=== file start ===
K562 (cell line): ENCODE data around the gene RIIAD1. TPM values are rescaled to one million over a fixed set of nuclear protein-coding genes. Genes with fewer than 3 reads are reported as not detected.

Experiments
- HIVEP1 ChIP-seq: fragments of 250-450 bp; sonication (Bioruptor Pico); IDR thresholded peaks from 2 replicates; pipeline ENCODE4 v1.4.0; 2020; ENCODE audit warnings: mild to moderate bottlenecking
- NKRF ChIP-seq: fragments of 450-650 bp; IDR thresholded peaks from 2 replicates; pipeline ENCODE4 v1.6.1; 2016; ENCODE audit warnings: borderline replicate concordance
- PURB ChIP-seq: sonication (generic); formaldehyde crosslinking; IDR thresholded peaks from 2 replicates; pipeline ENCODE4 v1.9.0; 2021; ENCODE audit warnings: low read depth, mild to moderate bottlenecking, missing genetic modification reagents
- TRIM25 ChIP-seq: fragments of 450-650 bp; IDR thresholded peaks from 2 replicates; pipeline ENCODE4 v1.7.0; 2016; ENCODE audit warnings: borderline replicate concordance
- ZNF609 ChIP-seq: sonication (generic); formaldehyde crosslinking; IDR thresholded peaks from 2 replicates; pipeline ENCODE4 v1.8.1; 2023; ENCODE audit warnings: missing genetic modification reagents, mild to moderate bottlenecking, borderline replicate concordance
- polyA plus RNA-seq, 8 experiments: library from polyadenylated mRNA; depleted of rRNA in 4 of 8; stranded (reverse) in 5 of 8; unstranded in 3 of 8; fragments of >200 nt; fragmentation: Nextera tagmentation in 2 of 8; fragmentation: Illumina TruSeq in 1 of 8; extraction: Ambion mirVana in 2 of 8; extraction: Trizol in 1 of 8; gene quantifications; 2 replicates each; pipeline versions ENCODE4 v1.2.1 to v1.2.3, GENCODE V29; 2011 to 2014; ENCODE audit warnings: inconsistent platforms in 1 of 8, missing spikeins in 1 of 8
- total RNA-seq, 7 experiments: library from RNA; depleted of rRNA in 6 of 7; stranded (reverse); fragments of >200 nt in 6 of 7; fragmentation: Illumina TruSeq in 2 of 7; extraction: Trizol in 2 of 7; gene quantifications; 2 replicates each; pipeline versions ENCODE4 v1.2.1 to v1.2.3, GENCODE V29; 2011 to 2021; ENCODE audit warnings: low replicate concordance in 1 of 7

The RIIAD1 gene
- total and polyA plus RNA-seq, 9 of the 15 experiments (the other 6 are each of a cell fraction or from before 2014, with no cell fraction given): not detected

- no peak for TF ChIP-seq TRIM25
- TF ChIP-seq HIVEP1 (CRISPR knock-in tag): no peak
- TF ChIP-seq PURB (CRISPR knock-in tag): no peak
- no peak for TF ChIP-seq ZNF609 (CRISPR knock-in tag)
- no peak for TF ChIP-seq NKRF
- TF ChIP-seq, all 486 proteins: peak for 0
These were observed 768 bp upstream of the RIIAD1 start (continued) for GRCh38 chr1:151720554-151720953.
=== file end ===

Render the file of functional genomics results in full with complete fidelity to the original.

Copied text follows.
K562 (cell line): ENCODE data around the gene RIIAD1. TPM values are rescaled to one million over a fixed set of nuclear protein-coding genes. Genes with fewer than 3 reads are reported as not detected.

Experiments
- HIVEP1 ChIP-seq: fragments of 250-450 bp; sonication (Bioruptor Pico); IDR thresholded peaks from 2 replicates; pipeline ENCODE4 v1.4.0; 2020; ENCODE audit warnings: mild to moderate bottlenecking
- NKRF ChIP-seq: fragments of 450-650 bp; IDR thresholded peaks from 2 replicates; pipeline ENCODE4 v1.6.1; 2016; ENCODE audit warnings: borderline replicate concordance
- PURB ChIP-seq: sonication (generic); formaldehyde crosslinking; IDR thresholded peaks from 2 replicates; pipeline ENCODE4 v1.9.0; 2021; ENCODE audit warnings: low read depth, mild to moderate bottlenecking, missing genetic modification reagents
- TRIM25 ChIP-seq: fragments of 450-650 bp; IDR thresholded peaks from 2 replicates; pipeline ENCODE4 v1.7.0; 2016; ENCODE audit warnings: borderline replicate concordance
- ZNF609 ChIP-seq: sonication (generic); formaldehyde crosslinking; IDR thresholded peaks from 2 replicates; pipeline ENCODE4 v1.8.1; 2023; ENCODE audit warnings: missing genetic modification reagents, mild to moderate bottlenecking, borderline replicate concordance
- polyA plus RNA-seq, 8 experiments: library from polyadenylated mRNA; depleted of rRNA in 4 of 8; stranded (reverse) in 5 of 8; unstranded in 3 of 8; fragments of >200 nt; fragmentation: Nextera tagmentation in 2 of 8; fragmentation: Illumina TruSeq in 1 of 8; extraction: Ambion mirVana in 2 of 8; extraction: Trizol in 1 of 8; gene quantifications; 2 replicates each; pipeline versions ENCODE4 v1.2.1 to v1.2.3, GENCODE V29; 2011 to 2014; ENCODE audit warnings: inconsistent platforms in 1 of 8, missing spikeins in 1 of 8
- total RNA-seq, 7 experiments: library from RNA; depleted of rRNA in 6 of 7; stranded (reverse); fragments of >200 nt in 6 of 7; fragmentation: Illumina TruSeq in 2 of 7; extraction: Trizol in 2 of 7; gene quantifications; 2 replicates each; pipeline versions ENCODE4 v1.2.1 to v1.2.3, GENCODE V29; 2011 to 2021; ENCODE audit warnings: low replicate concordance in 1 of 7

The RIIAD1 gene
- total and polyA plus RNA-seq, 9 of the 15 experiments (the other 6 are each of a cell fraction or from before 2014, with no cell fraction given): not detected

- no peak for TF ChIP-seq TRIM25
- TF ChIP-seq HIVEP1 (CRISPR knock-in tag): no peak
- TF ChIP-seq PURB (CRISPR knock-in tag): no peak
- no peak for TF ChIP-seq ZNF609 (CRISPR knock-in tag)
- no peak for TF ChIP-seq NKRF
- TF ChIP-seq, all 486 proteins: peak for 0
These were observed 768 bp upstream of the RIIAD1 start (continued) for GRCh38 chr1:151720554-151720953.